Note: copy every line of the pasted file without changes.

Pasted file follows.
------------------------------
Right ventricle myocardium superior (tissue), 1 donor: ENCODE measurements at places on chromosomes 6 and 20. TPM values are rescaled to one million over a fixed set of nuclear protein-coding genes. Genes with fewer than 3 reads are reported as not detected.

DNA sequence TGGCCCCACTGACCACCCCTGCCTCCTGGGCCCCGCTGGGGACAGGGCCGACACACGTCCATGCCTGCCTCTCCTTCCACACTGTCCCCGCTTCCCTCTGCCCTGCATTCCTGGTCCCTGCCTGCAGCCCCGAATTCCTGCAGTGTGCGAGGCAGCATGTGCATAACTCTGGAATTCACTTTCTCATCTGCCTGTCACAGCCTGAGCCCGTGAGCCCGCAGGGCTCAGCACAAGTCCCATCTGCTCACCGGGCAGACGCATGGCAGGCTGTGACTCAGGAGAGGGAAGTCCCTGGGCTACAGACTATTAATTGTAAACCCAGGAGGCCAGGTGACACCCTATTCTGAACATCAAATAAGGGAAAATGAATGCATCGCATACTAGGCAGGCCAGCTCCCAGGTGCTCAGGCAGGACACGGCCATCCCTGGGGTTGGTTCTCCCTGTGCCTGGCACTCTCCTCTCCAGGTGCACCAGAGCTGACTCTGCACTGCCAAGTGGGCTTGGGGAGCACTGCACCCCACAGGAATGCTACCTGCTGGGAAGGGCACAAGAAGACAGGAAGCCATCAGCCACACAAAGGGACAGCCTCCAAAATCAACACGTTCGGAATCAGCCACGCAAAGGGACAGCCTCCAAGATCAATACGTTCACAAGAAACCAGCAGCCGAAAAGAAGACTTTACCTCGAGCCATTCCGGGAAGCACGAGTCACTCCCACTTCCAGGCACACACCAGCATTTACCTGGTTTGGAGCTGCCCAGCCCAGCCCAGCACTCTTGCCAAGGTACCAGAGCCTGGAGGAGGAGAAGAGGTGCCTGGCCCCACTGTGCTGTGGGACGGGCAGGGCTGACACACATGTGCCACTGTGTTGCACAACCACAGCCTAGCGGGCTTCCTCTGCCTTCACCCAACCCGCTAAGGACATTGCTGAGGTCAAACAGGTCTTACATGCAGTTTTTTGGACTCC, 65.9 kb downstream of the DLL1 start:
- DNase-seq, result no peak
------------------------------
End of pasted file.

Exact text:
Right ventricle myocardium superior (tissue), 1 donor: ENCODE measurements at places on chromosomes 6 and 20. TPM values are rescaled to one million over a fixed set of nuclear protein-coding genes. Genes with fewer than 3 reads are reported as not detected.

DNA sequence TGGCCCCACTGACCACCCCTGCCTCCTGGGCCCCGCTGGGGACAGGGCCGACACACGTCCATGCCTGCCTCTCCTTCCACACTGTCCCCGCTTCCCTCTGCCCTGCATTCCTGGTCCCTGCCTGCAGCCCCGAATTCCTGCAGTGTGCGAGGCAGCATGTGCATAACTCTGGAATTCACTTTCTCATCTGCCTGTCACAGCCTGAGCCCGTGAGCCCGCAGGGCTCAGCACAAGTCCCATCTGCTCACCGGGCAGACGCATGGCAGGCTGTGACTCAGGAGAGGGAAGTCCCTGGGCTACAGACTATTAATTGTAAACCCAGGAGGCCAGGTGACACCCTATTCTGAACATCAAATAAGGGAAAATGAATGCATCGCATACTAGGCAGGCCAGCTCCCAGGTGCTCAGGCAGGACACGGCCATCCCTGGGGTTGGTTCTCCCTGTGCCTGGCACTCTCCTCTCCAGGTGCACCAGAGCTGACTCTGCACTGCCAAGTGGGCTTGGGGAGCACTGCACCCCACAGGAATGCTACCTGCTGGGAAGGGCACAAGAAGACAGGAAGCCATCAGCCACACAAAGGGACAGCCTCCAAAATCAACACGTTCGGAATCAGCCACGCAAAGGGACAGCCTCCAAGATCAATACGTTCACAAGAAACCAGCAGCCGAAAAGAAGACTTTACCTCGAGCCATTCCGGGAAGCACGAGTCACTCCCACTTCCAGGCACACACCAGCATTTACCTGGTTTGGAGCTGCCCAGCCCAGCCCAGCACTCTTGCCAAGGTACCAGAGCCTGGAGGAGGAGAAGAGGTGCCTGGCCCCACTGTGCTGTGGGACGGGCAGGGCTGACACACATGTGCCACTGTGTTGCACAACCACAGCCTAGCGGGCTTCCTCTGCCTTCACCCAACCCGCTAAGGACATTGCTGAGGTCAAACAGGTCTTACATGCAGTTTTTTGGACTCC, 65.9 kb downstream of the DLL1 start:
- DNase-seq, result no peak